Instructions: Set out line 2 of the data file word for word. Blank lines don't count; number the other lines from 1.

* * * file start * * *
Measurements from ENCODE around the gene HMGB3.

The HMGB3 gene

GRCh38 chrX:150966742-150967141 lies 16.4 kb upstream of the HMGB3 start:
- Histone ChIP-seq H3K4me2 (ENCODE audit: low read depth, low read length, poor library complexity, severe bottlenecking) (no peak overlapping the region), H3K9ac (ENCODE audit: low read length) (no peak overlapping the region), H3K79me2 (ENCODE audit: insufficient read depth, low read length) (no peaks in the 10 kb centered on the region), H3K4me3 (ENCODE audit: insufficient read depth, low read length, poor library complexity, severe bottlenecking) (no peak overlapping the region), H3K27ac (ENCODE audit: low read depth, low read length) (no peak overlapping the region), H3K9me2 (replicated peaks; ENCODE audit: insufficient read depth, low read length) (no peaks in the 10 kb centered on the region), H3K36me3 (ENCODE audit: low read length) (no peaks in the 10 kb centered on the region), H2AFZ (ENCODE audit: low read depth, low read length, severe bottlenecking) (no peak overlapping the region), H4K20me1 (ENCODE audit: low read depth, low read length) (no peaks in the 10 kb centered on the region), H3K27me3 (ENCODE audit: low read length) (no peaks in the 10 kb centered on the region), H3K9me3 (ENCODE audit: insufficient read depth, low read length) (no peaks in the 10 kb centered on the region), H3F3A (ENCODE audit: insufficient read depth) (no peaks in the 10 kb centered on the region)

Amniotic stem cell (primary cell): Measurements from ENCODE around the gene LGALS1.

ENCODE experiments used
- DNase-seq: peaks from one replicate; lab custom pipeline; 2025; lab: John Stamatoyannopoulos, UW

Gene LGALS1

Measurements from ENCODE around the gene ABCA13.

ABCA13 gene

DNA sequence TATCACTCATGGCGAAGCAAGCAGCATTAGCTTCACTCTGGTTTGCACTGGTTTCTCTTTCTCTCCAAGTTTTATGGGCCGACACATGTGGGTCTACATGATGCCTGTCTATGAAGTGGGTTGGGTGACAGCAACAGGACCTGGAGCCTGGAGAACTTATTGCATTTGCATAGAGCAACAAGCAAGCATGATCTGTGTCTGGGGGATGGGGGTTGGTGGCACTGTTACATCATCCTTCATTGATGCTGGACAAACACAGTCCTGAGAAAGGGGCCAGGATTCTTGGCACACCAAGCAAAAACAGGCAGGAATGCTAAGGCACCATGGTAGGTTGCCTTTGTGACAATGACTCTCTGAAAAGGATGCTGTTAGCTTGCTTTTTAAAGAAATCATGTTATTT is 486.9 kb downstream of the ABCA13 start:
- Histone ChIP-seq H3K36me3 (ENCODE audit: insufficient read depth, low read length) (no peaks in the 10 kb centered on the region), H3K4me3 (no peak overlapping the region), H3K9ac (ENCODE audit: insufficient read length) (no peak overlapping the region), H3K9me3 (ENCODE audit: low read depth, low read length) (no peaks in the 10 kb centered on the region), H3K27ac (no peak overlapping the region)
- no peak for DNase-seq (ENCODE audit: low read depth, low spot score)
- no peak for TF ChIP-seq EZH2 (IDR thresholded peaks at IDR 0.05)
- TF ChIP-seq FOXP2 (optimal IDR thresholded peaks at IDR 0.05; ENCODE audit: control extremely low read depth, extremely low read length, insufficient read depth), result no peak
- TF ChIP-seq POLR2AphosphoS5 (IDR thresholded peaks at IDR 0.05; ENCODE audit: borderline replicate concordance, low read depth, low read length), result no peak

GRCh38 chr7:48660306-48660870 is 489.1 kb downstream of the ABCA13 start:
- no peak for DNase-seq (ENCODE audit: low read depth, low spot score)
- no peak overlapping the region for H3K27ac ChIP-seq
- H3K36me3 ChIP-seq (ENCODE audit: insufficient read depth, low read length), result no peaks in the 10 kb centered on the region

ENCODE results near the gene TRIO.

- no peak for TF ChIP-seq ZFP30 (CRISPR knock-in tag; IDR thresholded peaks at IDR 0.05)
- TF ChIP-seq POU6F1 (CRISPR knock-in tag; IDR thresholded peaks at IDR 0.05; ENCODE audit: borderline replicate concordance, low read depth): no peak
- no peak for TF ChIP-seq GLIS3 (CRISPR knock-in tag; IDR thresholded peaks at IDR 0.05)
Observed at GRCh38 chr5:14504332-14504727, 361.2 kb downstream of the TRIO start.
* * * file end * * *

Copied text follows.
The HMGB3 gene